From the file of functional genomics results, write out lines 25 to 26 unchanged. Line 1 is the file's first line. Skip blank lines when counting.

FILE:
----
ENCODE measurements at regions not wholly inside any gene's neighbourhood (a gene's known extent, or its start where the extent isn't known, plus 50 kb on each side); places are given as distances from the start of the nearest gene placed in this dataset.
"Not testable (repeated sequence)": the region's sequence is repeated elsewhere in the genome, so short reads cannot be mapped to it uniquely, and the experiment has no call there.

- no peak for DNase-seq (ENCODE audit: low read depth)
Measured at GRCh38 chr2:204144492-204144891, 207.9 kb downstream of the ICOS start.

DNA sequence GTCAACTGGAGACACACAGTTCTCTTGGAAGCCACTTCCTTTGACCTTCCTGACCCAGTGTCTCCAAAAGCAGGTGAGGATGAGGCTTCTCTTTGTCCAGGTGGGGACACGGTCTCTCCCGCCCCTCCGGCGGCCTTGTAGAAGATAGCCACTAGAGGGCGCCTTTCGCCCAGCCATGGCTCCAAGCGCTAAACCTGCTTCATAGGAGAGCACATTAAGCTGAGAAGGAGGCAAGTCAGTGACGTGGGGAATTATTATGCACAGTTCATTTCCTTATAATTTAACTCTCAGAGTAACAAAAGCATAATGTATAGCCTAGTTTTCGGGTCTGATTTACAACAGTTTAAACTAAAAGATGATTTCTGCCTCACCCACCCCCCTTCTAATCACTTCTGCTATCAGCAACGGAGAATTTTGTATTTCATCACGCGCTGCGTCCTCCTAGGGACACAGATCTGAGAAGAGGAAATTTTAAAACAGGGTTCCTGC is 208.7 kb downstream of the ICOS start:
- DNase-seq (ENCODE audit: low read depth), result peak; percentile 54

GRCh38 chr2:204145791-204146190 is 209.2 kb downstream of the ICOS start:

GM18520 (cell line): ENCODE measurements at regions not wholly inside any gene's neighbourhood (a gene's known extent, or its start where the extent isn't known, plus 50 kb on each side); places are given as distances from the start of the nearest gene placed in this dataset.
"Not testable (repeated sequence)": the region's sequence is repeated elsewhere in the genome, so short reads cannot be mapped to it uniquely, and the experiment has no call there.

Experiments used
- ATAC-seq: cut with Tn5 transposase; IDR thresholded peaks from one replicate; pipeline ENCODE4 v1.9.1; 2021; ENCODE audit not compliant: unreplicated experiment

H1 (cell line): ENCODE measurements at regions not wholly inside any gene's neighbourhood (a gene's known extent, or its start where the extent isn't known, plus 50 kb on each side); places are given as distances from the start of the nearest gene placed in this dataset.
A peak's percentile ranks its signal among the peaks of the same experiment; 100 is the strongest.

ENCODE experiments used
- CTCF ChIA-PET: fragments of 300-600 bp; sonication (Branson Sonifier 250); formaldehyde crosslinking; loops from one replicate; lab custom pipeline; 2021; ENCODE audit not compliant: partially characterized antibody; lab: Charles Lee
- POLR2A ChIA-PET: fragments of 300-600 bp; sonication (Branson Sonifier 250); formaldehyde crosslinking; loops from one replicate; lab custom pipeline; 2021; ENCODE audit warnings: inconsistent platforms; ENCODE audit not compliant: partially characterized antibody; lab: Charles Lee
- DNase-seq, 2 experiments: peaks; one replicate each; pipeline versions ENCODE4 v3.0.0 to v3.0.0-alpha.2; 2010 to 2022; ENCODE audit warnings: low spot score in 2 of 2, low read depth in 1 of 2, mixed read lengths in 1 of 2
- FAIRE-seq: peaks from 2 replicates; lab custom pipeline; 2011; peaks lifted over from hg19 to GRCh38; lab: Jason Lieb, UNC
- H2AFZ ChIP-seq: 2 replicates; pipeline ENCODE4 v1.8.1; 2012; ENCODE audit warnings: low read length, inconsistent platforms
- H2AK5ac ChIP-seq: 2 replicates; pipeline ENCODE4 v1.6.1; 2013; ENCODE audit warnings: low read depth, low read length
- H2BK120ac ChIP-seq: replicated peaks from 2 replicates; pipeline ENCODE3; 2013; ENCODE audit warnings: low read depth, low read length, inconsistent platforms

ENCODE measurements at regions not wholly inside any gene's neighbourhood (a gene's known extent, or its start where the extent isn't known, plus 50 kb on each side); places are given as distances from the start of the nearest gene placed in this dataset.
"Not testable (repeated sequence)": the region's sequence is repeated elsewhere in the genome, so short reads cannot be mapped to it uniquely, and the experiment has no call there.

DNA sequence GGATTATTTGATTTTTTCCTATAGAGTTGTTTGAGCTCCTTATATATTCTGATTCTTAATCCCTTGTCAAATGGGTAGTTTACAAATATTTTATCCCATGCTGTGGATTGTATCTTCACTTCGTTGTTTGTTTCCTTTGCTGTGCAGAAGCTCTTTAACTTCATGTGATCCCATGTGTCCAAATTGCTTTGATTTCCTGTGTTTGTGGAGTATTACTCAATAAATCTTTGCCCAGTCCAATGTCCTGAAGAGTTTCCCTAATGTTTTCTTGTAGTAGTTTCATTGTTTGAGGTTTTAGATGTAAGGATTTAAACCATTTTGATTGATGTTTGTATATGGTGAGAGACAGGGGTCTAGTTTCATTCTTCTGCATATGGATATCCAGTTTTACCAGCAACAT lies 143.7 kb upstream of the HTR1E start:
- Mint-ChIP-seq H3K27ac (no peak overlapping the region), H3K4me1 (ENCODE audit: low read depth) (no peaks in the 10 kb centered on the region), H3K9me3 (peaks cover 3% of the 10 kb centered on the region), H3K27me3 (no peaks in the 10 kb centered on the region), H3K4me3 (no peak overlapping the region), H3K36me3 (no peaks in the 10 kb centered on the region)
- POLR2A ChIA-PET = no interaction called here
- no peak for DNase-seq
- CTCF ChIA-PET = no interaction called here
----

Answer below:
- Mint-ChIP-seq H3K27ac (no peak overlapping the region), H3K4me1 (ENCODE audit: low read depth) (no peaks in the 10 kb centered on the region), H3K9me3 (peaks cover 3% of the 10 kb centered on the region), H3K27me3 (no peaks in the 10 kb centered on the region), H3K4me3 (no peak overlapping the region), H3K36me3 (no peaks in the 10 kb centered on the region)
- POLR2A ChIA-PET = no interaction called here